The 2019 Frankfort Auto Show has been a showcase of cutting-edge electric vehicles, and Volkswagen eagerly jumped into the spotlight with its own new offering: the Volkswagen ID.3. The final, road-ready version of the VW ID.3 has shed its camouflage paint job to take a bow to the world, and it will be coming in three different versions for differing customer needs.
VW ID.3 Debut
The ID.3 is meant to be Volkswagen’s first affordable long-range electric car, and from the sound of things, is slated to be delivered in the middle of 2020. It is also the first vehicle built on Volkswagen’s modular all-electric platform. That platform is expected to power dozens more cars and SUVs across the Volkswagen family of brands, all as a part of their huge investment into the electric vehicle market.
The ID.3 is visually reminiscent of Volkswagen’s popular Golf hatchback, and will come in three versions: the basic ID.3 1st, 1st Plus, and 1st Max. But if you are in the U.S. and are thinking about wanting to get your hands on this one, you will have to think again– so far, the legacy automaker only has plans to release it in Europe.
The base model of the VW ID.3 is expected to start at under €30,000 (about $33,180). While Volkswagen has not yet revealed a price point for the other two versions with additional features, that first number is a pretty good starting point. One of the biggest arguments against electric cars has traditionally been the price, and the base ID.3 will come in under the U.S. average. According to Kelley Blue Book, the average transaction price of a light vehicle in April of 2019 was $36,843 in the U.S. Better affordability means more buyers, which is ultimately more profit for the company and more electric cars on the road.
So what do we have to look forward to?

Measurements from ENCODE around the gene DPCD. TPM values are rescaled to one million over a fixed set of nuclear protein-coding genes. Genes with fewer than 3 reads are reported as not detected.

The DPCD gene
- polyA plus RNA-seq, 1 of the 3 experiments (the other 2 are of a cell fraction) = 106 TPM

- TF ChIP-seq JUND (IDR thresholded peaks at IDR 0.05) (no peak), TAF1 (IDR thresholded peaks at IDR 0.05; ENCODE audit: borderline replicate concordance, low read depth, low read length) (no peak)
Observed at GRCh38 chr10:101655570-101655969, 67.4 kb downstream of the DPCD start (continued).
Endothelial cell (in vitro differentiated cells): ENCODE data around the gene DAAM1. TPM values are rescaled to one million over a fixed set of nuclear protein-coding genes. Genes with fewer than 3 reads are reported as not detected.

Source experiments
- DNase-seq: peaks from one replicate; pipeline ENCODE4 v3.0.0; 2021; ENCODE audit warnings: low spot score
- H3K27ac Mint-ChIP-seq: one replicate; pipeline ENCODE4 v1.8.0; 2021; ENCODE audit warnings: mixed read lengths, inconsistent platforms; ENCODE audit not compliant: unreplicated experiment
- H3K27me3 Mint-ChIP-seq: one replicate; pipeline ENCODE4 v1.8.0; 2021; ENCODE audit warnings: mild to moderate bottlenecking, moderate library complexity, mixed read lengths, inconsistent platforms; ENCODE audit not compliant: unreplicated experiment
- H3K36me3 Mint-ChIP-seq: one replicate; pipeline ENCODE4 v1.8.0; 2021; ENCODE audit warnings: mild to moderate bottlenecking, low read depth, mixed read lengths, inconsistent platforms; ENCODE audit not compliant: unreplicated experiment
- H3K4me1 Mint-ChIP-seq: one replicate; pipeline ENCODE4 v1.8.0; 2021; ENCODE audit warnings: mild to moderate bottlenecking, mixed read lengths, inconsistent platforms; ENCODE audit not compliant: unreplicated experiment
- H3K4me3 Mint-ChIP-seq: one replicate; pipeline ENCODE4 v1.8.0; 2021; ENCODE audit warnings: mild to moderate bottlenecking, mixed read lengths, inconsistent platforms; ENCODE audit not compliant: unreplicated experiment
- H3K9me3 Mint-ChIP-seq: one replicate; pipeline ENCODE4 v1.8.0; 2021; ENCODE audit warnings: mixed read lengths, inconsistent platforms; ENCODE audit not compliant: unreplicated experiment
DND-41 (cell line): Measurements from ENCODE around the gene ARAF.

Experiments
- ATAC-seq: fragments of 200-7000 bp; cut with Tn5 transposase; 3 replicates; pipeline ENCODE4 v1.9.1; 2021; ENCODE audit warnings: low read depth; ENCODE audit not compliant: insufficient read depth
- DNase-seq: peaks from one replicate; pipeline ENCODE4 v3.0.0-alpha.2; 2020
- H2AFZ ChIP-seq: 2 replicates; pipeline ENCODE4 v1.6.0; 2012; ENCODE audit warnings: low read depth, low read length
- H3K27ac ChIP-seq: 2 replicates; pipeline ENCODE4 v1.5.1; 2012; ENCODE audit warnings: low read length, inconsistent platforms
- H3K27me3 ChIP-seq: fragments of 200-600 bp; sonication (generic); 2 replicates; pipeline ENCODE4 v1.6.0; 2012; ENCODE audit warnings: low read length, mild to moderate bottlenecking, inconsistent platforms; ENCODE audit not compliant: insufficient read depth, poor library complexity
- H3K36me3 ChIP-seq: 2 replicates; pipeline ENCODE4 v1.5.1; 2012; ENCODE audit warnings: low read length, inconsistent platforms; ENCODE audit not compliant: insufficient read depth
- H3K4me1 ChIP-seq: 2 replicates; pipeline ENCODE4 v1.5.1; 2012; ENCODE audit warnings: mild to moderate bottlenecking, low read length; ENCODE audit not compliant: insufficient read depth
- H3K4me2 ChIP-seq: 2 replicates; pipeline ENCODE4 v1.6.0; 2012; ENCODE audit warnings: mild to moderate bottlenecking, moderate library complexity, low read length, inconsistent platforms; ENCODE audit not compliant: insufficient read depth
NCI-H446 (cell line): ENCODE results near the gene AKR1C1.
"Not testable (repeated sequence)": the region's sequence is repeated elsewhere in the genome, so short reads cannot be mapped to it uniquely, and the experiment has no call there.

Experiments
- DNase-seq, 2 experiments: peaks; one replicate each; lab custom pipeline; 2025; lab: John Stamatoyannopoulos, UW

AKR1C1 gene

First, there is the range. The base model of the VW ID.3 will come with a 45 kWh battery and a range of 205 miles (330 km). For the average person driving to and from work on a daily basis, that is not too bad. The mid-range ID.3 1st Plus comes with a 58 kWh battery for 261 miles (420 km) of range, and the top-of-the-line model ID.3 1st Max has a 77 kWh battery with 340 miles (550 km) of range.
Then there is the charging time. The basic ID.3 1st will only charge at 50 kW, meaning that it will likely take over an hour to bring it to full charge on a 50 kW rapid charger. If you want to charge your ID.3 faster, then you would have to upgrade to a higher-tier version of the car. The midrange ID.3 1st Plus comes with 100 kW charging as standard, and the high-end ID.3 1st Max will be able to refuel at a charge point up to 125 kW. No matter what choice you make, there will be an eight year / 160,000 kilometer warranty on the ID.3’s battery pack.
Storage space is also a consideration. VW says that the ID.3 will be far roomier than a Gulf, thanks in part to the removal of the internal combustion engine. With the electric motor mounted on the rear axle and the batteries set into the floor, Volkswagen has been able to extend the cabin forward and free up space. This means more space to store your stuff and a more comfortable ride since you are no longer competing with mechanical innards for a place to sit.
Do you like technology? That is good because the ID.3 will have it. There will be a 10-inch touchscreen mounted in the center of the dashboard, and nearly all controls will be digital. The only things controlled through physical buttons will be the windows and hazard lights. The car comes with voice-activated controls, a wireless charging mat, and LED matrix headlights. Buyers will also have the option to add an “augmented reality” display which will project information onto the windshield, a Beats-branded stereo package, and keyless entry to their ID.3.
While Volkswagen has future autonomy in mind, they are in no way ready to release such elements. The ID.3 will hit the market with only a basic set of driver assistance features– automatic emergency braking and lane assistance.
I am glad VW are going electric, I just purchased a Tesla 3, 6 months ago.
I will never buy gas again. I am a home health nurse and drive a minimum
Of 100 miles a day, yes I see no increase in my electric bill. I was paying
$60.00 a week for gas. I can sit in my Tesla for an hour on a hot sunny day
With a.c. on and see no mileage loss, plus the amazing navigation and over the air updates
The general public are slow to switch due negative propogada from media Government and big oil.
But once you buy a good electric car like a Tesla you will never go back.